Chronic Pain? This Mindfulness Technique Might Change That

Photo: Thais Ramos Varela

I’m quick to regret the label of chronic pain. I believe in the power of words and thoughts, so the idea of labeling a consistent pain as “chronic” feels like a resignation of control and possibility. For about two and a half years now, I’ve experienced persistent little nudges and discomfort in various parts of my bodies—mostly symptoms of carpal tunnel syndrome, joint pain, and the general discomfort that comes along with a desk job. Yes, I visited doctors and specialists to no avail and eventually turned to alternative healing modalities—like acupuncture, exercise, hot and cold therapy, physical therapy—searching for answers in the form of relief, management, and prevention. And while these methods worked, only temporarily so. Plus, I never feel that these practices address the root of the pain circulating throughout my body, which is sharp and rarely dormant these days.

Recently, my symptoms have fluctuated in and out of remission, except for, I noticed, during the periods of heightened stress and anxiousness, which seemed to exacerbate the symptoms. On my quest to further investigate the mind-body connection in relation to pain and body trauma, I stumbled across Pyeng Threadgill’s workwith mindful movement.

“It’s about guiding people on how to be more integrated into all areas of your life. It’s a practice, not an overnight thing.”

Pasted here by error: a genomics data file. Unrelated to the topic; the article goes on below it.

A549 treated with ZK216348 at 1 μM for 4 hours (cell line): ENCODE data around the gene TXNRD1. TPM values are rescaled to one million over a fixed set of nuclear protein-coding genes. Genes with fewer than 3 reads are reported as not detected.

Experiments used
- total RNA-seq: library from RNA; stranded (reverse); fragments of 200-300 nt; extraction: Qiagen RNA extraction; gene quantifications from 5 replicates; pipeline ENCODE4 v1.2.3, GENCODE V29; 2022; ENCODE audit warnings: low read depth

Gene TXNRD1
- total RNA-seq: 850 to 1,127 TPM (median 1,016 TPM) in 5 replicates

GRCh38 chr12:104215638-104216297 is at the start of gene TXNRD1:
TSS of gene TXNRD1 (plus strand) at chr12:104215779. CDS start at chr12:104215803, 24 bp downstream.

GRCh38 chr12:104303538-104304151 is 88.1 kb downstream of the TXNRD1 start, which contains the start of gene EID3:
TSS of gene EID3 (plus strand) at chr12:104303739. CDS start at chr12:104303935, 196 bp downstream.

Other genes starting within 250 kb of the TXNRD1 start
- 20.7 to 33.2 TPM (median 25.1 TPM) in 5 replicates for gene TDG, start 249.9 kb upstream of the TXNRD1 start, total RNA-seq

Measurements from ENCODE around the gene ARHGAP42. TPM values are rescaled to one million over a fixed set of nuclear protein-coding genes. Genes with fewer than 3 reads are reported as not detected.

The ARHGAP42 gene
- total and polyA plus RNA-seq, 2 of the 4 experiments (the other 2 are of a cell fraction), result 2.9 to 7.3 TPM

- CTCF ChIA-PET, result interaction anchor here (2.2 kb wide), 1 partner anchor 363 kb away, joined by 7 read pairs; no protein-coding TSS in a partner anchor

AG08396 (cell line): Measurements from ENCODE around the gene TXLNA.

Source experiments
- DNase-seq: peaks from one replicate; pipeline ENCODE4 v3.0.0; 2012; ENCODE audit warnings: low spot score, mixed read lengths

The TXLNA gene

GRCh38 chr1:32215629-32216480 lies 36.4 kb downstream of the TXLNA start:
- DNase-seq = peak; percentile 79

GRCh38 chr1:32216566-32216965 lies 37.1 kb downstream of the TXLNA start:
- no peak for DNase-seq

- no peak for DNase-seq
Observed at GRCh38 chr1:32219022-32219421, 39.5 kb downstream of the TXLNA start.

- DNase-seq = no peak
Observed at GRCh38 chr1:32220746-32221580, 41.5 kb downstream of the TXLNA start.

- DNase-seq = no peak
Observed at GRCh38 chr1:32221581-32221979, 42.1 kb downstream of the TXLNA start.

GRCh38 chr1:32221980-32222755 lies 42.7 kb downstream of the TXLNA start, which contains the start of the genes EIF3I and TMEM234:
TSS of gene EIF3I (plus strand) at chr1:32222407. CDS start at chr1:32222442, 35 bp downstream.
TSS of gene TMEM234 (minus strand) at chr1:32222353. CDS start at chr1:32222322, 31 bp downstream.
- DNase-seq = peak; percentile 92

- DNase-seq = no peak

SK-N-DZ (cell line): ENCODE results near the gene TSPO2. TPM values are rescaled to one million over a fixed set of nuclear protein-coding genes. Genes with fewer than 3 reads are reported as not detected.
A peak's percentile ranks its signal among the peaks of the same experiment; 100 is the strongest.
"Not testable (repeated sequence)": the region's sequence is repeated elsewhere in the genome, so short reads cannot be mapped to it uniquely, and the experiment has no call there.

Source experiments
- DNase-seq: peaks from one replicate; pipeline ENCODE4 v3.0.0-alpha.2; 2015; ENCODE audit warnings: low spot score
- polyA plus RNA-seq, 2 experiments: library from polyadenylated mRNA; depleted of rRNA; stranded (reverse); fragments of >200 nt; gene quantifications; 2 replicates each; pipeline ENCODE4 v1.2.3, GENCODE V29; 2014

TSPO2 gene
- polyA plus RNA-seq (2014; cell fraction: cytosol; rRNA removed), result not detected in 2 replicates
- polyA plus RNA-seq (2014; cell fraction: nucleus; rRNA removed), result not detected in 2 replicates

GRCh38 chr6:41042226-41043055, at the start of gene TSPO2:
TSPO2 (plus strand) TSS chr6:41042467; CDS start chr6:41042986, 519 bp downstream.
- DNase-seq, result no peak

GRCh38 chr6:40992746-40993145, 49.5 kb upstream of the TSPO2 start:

Threadgill came across the Alexander Technique years ago as a vocalist and performer looking for tools to help strengthen her voice and body instruments. “I learned a lot about how we’re using our whole system. There’s an opportunity for openness. Time feels less rushed,” she told mbg during a session at her studio in Brooklyn. Today, she’s a certified instructor who’s reframed the technique as mindfulness and movement re-education to help everyday people focus on their movement habits and the stresses that can trigger chronic injuries and pain. “It’s about guiding people on how to be more integrated into all areas of your life. It’s a practice, not an overnight thing.”

During our session, Threadgill led me through a series of exercises steeped in awareness and conversation. Different from other bodywork treatments like massage, both Pyeng and I guided the treatment, with Pyeng adjusting the moves depending on how I responded to a particular feeling, a gentle pull on my arm there, a guided neck stretch here. After all, one of the primary principles of the technique is cultivating awareness. She explained that the moves were to help retrain the nervous system. “A lot of what we’re connecting to is connective tissue—loosening the grip of connective tissue to allow the muscles underneath to move more freely.”

I walked away from my session with Pyeng lighter and with remarkably less tension and tightness. If we all learned to think about our full alignment and our daily habits, could we shift the conversation on chronic pain from coping to healing? Pyeng’s take: “It’s about the liberation from identifying with your energies. If we can recognize our body and habits, we can change the course of our movement and, ultimately, our outlook on pain.”

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